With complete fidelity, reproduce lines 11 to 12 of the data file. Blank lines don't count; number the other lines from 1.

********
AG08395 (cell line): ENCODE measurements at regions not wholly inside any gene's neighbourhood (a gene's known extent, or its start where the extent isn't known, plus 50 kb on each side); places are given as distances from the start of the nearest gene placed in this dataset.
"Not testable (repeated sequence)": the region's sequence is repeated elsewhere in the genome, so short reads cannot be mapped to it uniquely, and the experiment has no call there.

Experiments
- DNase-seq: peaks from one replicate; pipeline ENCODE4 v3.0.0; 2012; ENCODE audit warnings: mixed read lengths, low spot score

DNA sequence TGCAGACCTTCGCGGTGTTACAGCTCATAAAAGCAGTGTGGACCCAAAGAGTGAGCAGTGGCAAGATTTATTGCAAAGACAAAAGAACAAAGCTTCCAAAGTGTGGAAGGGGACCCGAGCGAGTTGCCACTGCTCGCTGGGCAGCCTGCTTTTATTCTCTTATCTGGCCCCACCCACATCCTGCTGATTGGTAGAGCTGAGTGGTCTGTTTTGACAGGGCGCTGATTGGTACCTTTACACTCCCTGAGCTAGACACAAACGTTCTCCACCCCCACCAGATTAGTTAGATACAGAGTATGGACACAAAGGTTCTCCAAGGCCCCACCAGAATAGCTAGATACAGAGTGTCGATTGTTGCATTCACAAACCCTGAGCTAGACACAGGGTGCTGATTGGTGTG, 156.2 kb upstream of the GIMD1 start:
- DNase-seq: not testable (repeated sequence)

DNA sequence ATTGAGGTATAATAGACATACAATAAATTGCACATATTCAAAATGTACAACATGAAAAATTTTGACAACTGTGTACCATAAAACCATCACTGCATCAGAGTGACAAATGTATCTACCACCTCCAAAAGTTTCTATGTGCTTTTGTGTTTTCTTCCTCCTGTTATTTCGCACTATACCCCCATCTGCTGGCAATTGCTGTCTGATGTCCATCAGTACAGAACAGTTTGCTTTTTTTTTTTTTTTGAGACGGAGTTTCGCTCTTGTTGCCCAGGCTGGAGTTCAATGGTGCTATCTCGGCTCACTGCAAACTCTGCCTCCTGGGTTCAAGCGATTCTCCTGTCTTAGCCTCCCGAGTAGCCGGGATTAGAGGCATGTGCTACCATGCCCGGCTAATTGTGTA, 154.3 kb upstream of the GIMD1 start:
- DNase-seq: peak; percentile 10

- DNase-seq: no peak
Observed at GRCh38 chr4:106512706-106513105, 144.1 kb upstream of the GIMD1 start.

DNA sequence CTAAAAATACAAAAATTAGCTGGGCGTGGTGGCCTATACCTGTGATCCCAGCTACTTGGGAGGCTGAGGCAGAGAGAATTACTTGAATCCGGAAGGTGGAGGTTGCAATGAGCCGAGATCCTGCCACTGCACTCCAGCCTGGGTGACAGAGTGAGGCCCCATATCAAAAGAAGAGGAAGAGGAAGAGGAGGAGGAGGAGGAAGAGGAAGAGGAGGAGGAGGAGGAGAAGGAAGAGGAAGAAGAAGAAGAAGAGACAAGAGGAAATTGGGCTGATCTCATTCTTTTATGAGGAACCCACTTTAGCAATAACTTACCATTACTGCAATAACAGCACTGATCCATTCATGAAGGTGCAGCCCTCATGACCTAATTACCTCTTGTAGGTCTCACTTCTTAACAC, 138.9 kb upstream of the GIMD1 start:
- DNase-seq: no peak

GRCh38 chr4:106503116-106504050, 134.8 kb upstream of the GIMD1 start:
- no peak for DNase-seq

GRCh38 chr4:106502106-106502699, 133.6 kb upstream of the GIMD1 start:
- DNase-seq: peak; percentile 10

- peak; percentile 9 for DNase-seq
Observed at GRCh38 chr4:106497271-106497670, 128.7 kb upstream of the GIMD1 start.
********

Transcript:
DNA sequence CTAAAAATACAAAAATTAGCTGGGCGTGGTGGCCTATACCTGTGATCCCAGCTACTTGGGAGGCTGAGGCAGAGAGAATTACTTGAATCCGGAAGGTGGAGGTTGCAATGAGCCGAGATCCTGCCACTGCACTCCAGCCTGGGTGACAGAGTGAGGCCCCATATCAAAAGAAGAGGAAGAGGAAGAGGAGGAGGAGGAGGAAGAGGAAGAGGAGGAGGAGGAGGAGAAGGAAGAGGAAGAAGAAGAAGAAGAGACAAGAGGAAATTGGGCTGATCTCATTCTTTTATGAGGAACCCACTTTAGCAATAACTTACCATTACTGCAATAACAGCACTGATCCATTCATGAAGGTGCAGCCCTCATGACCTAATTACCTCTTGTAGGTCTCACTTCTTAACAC, 138.9 kb upstream of the GIMD1 start:
- DNase-seq: no peak